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    As a member of FPS 2006, the benefits payable to a firefighter are calculated by reference to their final salary and length of service. Pension benefits accrue at a rate of 1/60th of salary for each year worked, with each day qualifying for 1/365th of 1/60th. Maximum scheme membership is 40 years. This means a firefighter can secure a pension worth more than half of their salary if they have 30+ years. If they work part time, their service will be apportioned on a pro rata basis. So, if they worked ½ time, for every 2 years they pay into the scheme, they will get 1 years'-worth of service but instead of using their part-time pay in the pension calculation, we will use their whole time equivalent pay.

    Up to one quarter of a firefighter's accrued pension can be given up to provide for a tax free lump sum at retirement. The rate of commutation (the rate at which pension is converted to lump sum), is 1:12, meaning that for every pound of annual income given up, they will receive £12 towards a tax free lump sum. Please note, the factor is not specific to age or gender.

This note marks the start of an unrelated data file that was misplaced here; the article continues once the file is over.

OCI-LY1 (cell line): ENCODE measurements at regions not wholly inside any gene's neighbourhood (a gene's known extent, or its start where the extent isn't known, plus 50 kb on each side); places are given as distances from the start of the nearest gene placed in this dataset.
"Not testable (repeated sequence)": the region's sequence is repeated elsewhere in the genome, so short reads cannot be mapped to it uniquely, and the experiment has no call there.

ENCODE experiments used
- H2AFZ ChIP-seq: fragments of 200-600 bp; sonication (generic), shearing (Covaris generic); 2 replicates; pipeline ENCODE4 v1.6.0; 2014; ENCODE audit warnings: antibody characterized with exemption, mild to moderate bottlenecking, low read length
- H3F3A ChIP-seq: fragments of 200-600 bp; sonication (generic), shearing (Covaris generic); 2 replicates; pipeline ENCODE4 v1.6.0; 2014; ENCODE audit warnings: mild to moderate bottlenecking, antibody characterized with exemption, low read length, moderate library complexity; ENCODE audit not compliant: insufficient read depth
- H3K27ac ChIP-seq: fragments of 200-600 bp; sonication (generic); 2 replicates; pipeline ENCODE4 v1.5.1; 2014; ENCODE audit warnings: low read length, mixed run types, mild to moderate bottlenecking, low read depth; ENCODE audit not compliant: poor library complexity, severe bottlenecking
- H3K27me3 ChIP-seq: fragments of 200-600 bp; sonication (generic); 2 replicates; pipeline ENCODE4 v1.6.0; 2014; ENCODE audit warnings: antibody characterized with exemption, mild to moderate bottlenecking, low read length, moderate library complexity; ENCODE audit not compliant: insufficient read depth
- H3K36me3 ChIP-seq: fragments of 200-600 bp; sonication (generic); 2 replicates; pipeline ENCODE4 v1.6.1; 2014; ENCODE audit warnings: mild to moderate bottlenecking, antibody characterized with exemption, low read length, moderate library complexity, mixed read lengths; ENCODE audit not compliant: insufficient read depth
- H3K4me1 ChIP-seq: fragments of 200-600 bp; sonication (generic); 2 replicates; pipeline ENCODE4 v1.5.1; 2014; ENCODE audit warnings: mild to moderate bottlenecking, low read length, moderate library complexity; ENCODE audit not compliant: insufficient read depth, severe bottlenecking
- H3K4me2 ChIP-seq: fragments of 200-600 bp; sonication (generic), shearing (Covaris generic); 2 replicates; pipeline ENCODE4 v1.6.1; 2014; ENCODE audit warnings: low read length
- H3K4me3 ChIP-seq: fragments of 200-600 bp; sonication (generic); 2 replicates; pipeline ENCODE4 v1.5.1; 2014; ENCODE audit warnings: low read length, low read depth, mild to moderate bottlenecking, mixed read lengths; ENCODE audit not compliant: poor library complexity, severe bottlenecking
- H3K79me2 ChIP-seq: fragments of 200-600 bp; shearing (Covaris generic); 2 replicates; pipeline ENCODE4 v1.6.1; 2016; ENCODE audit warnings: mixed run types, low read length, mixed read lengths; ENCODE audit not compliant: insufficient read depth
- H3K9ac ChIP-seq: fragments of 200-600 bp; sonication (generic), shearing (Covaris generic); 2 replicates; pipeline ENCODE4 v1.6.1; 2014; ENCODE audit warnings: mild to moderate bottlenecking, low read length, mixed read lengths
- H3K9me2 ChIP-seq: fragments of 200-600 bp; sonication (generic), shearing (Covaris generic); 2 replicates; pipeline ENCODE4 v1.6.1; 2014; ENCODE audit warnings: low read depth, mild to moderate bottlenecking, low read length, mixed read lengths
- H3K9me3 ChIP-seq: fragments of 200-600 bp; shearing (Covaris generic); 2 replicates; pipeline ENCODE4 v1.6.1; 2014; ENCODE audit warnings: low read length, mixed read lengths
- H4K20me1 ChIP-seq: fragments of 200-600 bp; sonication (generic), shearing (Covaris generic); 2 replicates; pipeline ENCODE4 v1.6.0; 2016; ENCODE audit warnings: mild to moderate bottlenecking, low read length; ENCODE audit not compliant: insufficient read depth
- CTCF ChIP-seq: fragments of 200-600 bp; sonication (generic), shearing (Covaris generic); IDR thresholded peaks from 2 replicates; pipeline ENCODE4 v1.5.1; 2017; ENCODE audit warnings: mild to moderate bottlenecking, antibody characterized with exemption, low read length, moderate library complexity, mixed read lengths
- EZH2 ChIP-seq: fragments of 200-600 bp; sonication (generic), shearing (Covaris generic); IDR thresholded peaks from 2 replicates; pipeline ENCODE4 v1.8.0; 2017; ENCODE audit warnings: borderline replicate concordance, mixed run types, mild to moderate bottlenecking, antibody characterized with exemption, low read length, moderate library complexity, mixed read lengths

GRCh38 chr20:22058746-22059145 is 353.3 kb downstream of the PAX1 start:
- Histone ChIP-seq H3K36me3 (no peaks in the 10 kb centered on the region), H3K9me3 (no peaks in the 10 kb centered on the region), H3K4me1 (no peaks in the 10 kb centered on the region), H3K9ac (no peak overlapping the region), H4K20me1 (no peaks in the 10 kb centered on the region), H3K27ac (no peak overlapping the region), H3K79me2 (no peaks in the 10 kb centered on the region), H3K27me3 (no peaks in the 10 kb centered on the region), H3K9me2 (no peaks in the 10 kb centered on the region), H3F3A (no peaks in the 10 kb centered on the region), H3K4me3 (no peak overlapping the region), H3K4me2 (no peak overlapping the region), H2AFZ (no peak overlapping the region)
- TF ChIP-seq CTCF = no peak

The formula for calculating pensions is set out below:

    Pension = Length of Service ÷ 60 × Salary
    Lump Sum = Pension × 0.25 × 12

    If we look at a competent firefighter on a salary £28,766 per annum, Who has completed 35 years pensionable service working whole time, the following is what that firefighter could expect to receive:

    Example 1:
    (No Lump Sum)

    Pension = (35 years ÷ 60) × £28,766 = £16,780

    Example 2:
    (Maximum Lump Sum)

    Pension = (35 years ÷ 60) × £28,766 = £16,780 × 0.75 = £12,585
    Lump Sum = Pension × 0.25 (£4,195) × 12 = £50,340